Mr. Muilenburg has praised the president for the corporate tax cut, calling it “the biggest thing we could do in this country to unleash economic energy.”
The past year and a half has indeed been good to Boeing. Its share price went up by 90 percent in 2017, making it the best performer in the Dow Jones industrial average. It has performed spectacularly so far this year.
At the end of February, the company cheerily announced that it had arrived at an agreement with Mr. Trump for an Air Force One with a new, lower price tag. “President Trump negotiated a good deal on behalf of the American people,” the company declared on Twitter. Two days later, Mr. Trump said he would pursue steep tariffs on steel and aluminum.
“They found themselves bullied,” Mr. Aboulafia said of Boeing. “They very intelligently did the smart thing and befriended the bully, and I think they are starting to find out that being friends with the bully is just as hard as being the victim of the bully.”
The tariffs alone were never going to cost Boeing very much. It doesn’t use a lot of steel, and the aluminum that encloses the body of its planes amounts to pocket change relative to an engine or the electronics system. The aircraft maker also has flexible, long-term contracts that often allow it to pass on some unanticipated cost increases to its customers, analysts said. Aluminum prices went up by more than 10 percent last year, and no one along the supply chain appeared to flinch.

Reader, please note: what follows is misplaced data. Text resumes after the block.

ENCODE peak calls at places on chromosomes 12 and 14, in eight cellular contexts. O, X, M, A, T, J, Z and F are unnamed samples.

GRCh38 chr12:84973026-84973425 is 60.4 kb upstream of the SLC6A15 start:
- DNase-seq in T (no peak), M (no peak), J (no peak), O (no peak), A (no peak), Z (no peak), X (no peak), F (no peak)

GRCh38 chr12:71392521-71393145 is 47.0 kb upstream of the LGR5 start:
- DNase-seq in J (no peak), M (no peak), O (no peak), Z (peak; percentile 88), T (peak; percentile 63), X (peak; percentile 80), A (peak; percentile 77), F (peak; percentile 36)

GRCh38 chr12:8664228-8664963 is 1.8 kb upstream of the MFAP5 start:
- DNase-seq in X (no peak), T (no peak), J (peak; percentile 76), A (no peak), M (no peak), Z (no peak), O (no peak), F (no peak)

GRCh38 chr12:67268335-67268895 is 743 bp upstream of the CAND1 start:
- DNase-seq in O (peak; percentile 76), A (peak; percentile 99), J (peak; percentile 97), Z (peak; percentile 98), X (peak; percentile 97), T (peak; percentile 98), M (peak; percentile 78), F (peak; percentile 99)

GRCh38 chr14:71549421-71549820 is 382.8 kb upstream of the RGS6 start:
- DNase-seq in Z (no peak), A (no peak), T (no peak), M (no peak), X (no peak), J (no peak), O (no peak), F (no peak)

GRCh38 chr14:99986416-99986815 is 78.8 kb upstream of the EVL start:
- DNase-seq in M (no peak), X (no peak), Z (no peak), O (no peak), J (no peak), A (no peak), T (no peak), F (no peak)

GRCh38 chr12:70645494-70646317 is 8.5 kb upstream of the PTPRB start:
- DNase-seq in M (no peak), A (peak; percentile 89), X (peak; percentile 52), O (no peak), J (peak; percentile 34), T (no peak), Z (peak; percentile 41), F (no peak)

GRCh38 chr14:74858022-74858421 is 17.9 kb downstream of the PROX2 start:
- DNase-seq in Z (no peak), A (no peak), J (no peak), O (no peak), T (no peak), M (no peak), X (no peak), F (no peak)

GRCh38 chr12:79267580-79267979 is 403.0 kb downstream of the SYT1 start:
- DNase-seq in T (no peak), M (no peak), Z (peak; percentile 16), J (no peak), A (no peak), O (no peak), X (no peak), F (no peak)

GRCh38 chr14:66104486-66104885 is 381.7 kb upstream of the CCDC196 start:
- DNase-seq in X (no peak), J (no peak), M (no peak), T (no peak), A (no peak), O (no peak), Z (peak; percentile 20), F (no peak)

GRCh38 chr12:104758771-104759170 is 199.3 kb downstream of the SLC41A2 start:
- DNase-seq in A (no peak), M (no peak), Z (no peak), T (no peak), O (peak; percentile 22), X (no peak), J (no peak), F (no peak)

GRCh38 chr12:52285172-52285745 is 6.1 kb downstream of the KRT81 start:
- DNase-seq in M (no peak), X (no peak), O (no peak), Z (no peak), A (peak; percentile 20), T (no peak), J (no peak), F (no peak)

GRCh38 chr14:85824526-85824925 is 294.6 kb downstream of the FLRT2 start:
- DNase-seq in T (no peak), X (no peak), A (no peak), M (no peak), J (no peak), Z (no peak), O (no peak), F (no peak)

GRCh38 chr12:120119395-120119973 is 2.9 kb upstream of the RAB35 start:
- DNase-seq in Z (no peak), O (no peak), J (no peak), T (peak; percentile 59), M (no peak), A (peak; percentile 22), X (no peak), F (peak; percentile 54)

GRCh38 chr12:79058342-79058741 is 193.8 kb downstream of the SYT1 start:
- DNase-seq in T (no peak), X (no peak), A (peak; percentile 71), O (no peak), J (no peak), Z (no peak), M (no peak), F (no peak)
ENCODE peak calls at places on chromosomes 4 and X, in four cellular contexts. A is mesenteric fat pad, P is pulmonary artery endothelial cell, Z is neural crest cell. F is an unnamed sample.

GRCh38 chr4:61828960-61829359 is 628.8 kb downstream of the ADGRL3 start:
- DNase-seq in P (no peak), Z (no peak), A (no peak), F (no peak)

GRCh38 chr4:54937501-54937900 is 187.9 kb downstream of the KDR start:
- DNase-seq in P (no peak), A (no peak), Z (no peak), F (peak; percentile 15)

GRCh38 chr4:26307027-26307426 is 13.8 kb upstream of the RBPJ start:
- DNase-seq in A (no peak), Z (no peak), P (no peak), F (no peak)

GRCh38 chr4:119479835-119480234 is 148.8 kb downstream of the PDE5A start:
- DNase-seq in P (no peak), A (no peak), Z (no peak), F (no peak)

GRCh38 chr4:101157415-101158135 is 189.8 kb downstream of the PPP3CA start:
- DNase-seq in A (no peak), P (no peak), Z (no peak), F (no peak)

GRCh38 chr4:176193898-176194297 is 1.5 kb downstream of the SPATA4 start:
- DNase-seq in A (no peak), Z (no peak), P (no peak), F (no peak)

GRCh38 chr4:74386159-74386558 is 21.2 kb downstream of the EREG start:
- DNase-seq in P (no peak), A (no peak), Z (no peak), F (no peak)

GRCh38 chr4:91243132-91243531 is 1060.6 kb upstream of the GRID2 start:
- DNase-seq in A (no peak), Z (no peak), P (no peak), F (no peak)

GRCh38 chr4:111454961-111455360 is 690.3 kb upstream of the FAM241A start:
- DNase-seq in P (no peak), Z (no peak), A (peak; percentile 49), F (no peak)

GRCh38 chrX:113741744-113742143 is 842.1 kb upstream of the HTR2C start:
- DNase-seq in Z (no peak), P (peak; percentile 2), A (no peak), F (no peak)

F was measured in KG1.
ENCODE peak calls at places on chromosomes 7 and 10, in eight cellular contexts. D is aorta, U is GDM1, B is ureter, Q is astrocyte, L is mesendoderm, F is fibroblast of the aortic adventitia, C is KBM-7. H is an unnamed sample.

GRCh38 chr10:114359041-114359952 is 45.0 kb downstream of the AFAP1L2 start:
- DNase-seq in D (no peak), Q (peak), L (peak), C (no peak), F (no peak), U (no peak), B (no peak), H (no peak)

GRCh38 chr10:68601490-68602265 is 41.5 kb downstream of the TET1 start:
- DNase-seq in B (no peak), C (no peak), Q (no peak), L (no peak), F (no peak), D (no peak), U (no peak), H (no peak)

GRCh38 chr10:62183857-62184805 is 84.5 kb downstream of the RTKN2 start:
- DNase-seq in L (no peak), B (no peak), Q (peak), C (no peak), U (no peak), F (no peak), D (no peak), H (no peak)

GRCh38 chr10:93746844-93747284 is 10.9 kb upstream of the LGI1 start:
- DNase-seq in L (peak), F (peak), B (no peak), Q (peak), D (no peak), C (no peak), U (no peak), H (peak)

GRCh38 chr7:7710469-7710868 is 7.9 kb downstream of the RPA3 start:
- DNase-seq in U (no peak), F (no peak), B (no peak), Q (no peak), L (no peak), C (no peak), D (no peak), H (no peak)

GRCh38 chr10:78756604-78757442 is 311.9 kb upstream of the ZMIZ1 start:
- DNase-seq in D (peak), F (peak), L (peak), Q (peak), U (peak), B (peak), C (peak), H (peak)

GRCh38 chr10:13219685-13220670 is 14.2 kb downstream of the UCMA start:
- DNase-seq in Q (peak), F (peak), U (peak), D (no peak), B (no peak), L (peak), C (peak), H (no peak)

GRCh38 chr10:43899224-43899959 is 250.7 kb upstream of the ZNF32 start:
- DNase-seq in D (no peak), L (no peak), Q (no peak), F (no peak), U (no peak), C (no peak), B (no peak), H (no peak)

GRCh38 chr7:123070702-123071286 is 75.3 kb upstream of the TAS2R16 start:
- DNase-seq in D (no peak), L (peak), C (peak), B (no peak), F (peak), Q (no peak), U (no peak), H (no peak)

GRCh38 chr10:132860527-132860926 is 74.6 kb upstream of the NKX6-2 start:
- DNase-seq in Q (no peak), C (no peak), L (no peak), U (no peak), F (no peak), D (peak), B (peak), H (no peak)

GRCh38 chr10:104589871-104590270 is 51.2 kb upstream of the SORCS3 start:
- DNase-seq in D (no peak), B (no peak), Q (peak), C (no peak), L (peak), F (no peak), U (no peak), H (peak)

The real risk is that China will lash out, and it’s difficult to say how likely that could be. Boeing and its only real rival on that front, the European company Airbus, have backlogs that stretch into the next decade.
A Chinese aerospace company, Comac, flew its first Boeing-sized jet in China in 2016, but it is years away from producing them. That may make it more attractive to punish a different American brand that makes something the Chinese can easily find elsewhere.